Socioeconomic disparities rank Iowa as third worst state for Black Americans

A recent study ranked Iowa as the third worst state in the U.S. for Black Americans on an index of various socioeconomic factors.

Photo illustration by Daily Iowan staff

Photo illustration by Daily Iowan staff

Arabia Parkey, News Reporter

Iowa is ranked as the third worst state for Black Americans, behind Minnesota and Wisconsin, according to a study published in February by 24/7 Wall St., a financial news and opinion company located in Delaware.

To determine the worst states for Black Americans, 24/7 Wall St. created an index of eight measures – including median household income, homeownership, and incarceration – to analyze gaps in race-based socioeconomic outcomes.

Data visualization by Jami Martin-Trainor/The Daily Iowan

All five lowest-ranked states in the study are in the Midwest.

Ashley Howard, University of Iowa assistant professor of history and African American studies, described the Black Midwestern experience as being made invisible in a space that is often imagined as exclusively white.

“I think grappling with the tensions of what Black life looks like in the Midwest really challenges us to think about how we think about the United States, because the Midwest is synonymous with the United States when we think about our core values, our core identities,” Howard said.

Howard said bootstrapping — the idea that if one works hard, they can achieve the American dream — is a major part of the regional identity of the Midwest.

She said it ignores, however, the structural, legal, and political constraints for people to do so.

“People think of the Midwest as being the quote, ‘true America,’” Howard said. “And so, if we see people struggling, then we also need to think about what that means in the larger context of America.”

When compared with Southern states, there is a lower concentration of Black people in the Midwest, Howard said, causing the data to be skewed when analyzing socioeconomic factors.

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When examining incarceration in Iowa, 25 percent of Iowans in a federal or state correctional facility are Black, despite only 3.6 percent of the state’s population being Black.

“If they have a small Black population to begin with, and we know that Black people in this country are disproportionately incarcerated, those numbers look all the more extreme when you’re thinking about a smaller population with an outsized impact,” Howard said.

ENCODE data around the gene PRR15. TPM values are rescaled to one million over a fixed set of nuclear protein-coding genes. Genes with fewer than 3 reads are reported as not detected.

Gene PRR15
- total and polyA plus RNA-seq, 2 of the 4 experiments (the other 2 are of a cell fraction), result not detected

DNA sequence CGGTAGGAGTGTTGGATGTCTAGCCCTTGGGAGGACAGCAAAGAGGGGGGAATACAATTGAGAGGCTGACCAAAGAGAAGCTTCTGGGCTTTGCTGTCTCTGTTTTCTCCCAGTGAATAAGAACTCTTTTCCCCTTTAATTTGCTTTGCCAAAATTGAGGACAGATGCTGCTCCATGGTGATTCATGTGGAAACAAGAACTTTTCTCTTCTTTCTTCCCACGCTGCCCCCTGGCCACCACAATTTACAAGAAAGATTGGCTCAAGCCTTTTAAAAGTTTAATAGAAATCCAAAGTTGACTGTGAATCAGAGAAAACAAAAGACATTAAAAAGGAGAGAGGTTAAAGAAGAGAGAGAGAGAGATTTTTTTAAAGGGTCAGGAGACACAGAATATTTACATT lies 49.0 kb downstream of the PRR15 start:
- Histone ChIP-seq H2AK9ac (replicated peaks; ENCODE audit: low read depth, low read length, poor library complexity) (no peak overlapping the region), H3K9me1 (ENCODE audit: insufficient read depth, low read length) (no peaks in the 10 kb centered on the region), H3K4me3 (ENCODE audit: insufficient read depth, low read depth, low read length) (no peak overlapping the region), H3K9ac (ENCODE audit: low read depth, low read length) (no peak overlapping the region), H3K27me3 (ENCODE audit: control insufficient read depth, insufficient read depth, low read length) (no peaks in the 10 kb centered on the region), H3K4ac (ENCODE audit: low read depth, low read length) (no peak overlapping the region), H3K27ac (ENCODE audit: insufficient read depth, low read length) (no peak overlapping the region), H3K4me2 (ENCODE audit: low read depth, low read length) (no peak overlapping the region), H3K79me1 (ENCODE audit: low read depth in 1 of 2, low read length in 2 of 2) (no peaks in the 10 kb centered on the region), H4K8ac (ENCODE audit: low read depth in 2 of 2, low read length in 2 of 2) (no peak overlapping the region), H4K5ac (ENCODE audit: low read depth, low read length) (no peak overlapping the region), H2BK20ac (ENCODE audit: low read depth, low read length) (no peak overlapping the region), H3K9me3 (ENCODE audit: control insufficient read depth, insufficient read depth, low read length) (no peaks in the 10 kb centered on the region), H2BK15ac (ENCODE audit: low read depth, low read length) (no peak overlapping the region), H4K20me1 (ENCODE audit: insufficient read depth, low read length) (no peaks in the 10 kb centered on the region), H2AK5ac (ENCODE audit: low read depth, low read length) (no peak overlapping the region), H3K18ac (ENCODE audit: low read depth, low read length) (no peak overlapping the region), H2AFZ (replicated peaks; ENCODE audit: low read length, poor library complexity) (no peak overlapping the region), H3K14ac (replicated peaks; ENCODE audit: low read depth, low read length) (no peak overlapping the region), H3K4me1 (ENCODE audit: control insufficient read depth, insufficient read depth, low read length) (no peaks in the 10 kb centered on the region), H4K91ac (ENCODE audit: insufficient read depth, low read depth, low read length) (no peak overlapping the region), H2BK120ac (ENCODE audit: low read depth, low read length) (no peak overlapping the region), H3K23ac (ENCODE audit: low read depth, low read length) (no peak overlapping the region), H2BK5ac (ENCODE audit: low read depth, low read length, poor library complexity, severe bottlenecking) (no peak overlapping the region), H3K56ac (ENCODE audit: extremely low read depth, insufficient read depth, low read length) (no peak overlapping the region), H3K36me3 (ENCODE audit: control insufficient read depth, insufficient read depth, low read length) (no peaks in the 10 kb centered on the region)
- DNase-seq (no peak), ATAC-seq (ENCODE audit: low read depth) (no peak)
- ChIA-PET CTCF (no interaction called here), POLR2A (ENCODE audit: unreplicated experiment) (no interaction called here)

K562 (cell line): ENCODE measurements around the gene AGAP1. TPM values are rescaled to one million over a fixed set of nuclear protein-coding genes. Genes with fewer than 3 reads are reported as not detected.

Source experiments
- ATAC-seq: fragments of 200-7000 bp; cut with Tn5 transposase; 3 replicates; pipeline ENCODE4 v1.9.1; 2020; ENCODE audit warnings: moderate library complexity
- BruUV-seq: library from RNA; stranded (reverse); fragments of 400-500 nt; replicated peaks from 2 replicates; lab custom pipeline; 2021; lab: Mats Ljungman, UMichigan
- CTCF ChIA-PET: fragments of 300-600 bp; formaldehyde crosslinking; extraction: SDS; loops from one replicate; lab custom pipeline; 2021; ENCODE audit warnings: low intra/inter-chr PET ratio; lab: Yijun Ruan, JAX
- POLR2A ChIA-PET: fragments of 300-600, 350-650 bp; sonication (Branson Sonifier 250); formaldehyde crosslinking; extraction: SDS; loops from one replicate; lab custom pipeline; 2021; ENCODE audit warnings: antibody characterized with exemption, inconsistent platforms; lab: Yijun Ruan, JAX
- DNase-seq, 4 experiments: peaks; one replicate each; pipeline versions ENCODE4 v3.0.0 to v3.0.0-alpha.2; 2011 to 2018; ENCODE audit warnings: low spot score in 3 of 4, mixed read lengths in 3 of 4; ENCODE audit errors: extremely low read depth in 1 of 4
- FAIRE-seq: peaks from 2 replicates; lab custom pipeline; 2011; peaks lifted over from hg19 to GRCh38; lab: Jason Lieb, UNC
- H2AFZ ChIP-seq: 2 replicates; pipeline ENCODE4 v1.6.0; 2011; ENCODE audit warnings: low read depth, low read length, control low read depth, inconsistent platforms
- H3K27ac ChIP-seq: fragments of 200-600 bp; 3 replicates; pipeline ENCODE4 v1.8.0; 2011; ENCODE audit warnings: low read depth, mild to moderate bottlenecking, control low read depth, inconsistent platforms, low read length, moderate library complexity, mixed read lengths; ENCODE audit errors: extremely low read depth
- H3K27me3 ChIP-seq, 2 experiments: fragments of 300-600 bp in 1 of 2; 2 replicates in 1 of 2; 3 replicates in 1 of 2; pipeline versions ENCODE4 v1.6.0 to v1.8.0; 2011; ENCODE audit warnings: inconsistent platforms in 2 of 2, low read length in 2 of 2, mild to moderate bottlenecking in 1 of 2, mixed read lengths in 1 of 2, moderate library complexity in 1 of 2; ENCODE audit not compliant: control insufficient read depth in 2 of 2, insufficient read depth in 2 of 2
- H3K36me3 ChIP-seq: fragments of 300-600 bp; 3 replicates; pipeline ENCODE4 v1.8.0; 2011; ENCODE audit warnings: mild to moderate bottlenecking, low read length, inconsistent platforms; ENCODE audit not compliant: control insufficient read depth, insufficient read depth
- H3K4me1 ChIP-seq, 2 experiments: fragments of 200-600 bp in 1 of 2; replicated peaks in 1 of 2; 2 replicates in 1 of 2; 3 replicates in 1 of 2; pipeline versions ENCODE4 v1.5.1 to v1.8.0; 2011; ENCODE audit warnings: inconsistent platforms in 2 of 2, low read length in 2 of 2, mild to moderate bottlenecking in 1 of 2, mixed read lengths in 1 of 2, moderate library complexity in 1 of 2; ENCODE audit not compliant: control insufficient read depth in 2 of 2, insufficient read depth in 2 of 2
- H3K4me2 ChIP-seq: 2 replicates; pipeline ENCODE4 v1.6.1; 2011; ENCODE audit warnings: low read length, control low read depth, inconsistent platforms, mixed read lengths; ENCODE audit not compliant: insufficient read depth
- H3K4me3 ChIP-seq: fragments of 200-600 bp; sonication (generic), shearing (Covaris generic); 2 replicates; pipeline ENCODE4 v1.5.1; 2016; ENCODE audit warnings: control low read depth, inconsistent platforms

Black Iowans are also nine times more likely to be incarcerated than white residents, the 24/7 Wall St. report said.

Illustration designed by Lauren White

UI second-year student Agnes Suza previously lived in Southern states and observed a difference in the racism shown there versus in the Midwest. They said the South exhibited more overt racism, while racism in the Midwest is more implicit.

“I feel like it’s one thing to be directly racist to somebody, but I feel like when it’s implicit, obviously people get away with it, and it happens more frequently,” Suza said. “And because it happens so frequently, and there’s already such a low population of Black people here, it just affects you deeply, and it really does affect people’s mental health.”

In the U.S., Black people living below poverty are twice as likely to report serious psychological distress than those living two times above the poverty level, according to Mental Health America.

Cindy Garcia, communications manager at the American Civil Liberties Union of Iowa, said she’s not surprised at Iowa’s rankings as data shows that Black people in Iowa are not being treated equally to their white counterparts.

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“If you look at all these indicators, it’s really not surprising at all that we’ve landed so high up on this list,” Garcia said.

According to the ACLU, some indicators include Black girls being nine times more likely to be arrested in school than white girls, and Black people in Iowa being 7.3 times more likely to be arrested for marijuana possession than a white person, despite both groups using marijuana at the same rate.

“The ACLU is advocating for less criminalization of black people by legalizing marijuana, getting rid of SROs in schools,” Garcia said. “And I think that also just the criminal legal system, we think that it treats everybody equally, but it really doesn’t. So, just advocating for more equal treatment there as well.”